Eve et al,

Regarding your questions seeking to reconstruct past societies. If we know the culture, then we should use their culture to reconstruct their lives. But if there is no known culture, than we shouldn't provide one in place. That is making-up stories.

Interpolating the behavior and interactions of prehistoric people from our own experience and projections is incestuous and flawed. It is, in my view, more proper to extrapolate such prehistoric behavior from the physical conditions of their prehistoric existence. And apply Darwin's principle of "survival". Thus, would prehistoric people engage in vast "monument building" when their physical survival was at risk?

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-----Original Message-----
From: Eve Richardson <[log in to unmask]>
To: BRITARCH <[log in to unmask]>
Sent: Sun, Nov 8, 2015 07:34 PM
Subject: Re: [BRITARCH] Archaeology in the nursery

Makes me happy that my questions are considered interesting. :-)

I've no idea what has been done. There is, of course, a lot (wishful?)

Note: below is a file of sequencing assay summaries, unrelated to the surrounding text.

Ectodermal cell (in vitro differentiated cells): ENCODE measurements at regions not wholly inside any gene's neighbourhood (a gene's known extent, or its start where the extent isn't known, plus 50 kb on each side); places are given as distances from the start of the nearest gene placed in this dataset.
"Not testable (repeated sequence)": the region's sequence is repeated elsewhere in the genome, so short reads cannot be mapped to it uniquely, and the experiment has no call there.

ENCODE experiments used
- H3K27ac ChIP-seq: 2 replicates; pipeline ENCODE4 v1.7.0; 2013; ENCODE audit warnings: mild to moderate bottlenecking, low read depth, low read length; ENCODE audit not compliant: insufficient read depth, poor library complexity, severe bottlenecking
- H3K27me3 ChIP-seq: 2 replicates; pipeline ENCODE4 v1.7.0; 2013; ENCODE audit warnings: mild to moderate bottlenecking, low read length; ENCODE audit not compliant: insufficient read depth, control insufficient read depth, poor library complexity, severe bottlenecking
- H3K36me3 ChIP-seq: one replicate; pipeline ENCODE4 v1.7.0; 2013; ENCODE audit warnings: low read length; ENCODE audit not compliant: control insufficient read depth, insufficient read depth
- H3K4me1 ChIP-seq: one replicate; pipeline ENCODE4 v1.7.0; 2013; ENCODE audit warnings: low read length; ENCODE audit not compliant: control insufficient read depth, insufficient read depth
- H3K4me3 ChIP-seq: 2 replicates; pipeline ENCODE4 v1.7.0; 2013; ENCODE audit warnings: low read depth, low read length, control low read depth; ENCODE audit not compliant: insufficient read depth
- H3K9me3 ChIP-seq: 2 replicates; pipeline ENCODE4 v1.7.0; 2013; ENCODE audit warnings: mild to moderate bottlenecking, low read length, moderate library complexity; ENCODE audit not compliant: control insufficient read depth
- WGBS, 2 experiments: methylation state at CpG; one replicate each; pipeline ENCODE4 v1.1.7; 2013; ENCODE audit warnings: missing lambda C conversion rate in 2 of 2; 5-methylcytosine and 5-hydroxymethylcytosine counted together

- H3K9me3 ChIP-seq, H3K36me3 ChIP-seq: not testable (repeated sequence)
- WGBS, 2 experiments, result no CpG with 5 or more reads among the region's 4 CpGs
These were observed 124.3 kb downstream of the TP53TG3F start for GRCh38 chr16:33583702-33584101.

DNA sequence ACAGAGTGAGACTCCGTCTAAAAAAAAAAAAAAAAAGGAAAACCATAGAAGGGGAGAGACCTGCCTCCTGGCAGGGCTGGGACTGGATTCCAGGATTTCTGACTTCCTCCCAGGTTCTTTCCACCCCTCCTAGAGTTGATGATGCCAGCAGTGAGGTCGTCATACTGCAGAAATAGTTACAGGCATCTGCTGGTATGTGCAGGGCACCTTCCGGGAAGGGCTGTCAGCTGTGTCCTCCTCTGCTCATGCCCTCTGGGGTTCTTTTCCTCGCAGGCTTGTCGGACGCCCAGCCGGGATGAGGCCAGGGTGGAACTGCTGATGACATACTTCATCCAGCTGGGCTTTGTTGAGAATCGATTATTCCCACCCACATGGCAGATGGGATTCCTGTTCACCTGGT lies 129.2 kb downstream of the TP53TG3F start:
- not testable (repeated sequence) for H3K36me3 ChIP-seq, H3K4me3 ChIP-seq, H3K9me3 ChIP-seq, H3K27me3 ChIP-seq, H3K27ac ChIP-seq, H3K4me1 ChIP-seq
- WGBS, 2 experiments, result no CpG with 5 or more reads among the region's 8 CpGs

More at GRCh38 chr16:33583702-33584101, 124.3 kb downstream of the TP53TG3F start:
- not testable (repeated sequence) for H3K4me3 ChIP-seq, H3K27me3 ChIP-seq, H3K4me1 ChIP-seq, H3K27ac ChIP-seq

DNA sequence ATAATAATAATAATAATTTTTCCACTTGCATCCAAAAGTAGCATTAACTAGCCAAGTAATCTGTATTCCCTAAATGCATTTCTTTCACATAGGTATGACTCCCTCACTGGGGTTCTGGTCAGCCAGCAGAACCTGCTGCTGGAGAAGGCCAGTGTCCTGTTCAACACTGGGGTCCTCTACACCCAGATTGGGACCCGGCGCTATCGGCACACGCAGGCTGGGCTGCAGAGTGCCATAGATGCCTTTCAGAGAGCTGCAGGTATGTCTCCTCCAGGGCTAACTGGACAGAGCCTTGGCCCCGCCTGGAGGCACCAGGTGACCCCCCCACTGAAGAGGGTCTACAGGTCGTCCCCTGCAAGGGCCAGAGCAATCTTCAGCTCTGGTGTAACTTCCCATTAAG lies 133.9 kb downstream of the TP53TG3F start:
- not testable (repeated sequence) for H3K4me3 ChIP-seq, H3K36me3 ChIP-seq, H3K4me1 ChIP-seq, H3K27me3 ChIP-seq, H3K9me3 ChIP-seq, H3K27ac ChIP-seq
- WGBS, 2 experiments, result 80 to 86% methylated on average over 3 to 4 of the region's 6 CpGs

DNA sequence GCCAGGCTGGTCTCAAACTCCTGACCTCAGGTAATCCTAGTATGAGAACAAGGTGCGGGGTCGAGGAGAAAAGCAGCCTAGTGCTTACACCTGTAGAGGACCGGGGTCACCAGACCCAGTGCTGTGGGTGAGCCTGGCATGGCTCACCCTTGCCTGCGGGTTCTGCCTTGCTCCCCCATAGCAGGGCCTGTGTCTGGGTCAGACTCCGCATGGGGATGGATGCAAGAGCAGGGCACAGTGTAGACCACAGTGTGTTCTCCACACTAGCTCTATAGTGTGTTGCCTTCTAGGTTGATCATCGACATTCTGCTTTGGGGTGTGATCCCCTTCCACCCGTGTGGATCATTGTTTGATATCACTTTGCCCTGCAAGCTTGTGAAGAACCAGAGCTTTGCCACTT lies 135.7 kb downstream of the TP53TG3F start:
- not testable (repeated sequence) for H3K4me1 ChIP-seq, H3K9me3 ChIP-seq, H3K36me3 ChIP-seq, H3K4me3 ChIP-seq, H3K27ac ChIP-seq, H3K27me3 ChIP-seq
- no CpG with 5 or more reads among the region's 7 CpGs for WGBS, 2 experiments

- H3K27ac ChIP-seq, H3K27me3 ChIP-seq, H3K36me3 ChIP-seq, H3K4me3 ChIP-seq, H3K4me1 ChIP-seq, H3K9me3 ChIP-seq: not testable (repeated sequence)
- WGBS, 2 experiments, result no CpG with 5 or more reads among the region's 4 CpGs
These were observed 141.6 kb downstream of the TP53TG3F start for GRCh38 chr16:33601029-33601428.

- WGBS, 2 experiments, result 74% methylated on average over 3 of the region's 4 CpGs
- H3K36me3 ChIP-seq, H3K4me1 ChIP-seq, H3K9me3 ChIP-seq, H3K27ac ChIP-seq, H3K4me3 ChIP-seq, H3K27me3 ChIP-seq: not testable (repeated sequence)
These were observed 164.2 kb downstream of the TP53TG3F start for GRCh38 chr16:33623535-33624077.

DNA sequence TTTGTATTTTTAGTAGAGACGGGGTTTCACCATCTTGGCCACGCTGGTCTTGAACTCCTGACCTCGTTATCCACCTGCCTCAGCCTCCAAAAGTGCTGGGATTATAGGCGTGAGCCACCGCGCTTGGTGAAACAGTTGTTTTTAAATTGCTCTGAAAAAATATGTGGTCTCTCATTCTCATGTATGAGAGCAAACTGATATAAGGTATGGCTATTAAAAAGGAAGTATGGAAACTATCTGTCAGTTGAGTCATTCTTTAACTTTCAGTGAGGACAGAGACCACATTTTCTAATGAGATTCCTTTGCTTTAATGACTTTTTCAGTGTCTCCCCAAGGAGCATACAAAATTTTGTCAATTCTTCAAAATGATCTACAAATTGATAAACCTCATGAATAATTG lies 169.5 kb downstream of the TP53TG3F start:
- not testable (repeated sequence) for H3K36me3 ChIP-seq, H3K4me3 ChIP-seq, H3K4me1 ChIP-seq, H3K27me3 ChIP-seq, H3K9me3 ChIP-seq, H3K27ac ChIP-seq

thinking about Iron-Age Britain, the role of women and who/what the 
Druids and spiritual beliefs were. But what is actually 'known' I don't 
know. And of course, we're talking about long periods of time over which 
one might expect changes to occur.

I've based my questions on reading I've done about cultures elsewhere 
because a lot of them have come up in anthropological studies - not to 
mention that the very different world views of "Western" vs Indigenous 
cultures is still very relevant today. The difference is a major reason 
why Indigenous communities in Canada, for example, are at the forefront 
of anti-pipeline struggles.

I imagine there were similar differences between the peoples occupying 
Britain at the time and the colonizing Romans.

On 08-Nov-2015 7:12 PM, Michael wrote:
> Fascinating set of questions.
> Has anyone seriously tried to answer them even for the Iron-age where 
> we have more information and if so who?
> Mike
> On 08/11/2015 19:47, Eve Richardson wrote:
>> All these questions would probably relate to:
>> What resources were valued.
>> Who extracted/worked/produced resources.
>> Who controlled land/resources.
>> How control was transferred.
>> What knowledge was valued.
>> How knowledge was transferred.
>> Who had an in with the gods/creator.
>> Were these matrilineal or patrilineal, or a combination?
>> What the kinship system was.
>> Did people "own" the land?
>> How did they perceive their relationship to the 
>> earth/nature/animals/plants etc?
>> More questions than I can think of because I don't know enough to ask 
>> the right ones. But looking at other cultures today can help us 
>> formulate some of those questions. (What questions would a member of 
>> an Amazon tribe ask about another people? I've no idea, but I bet it 
>> would be entirely different from the ones I'd ask.)
>> Eve

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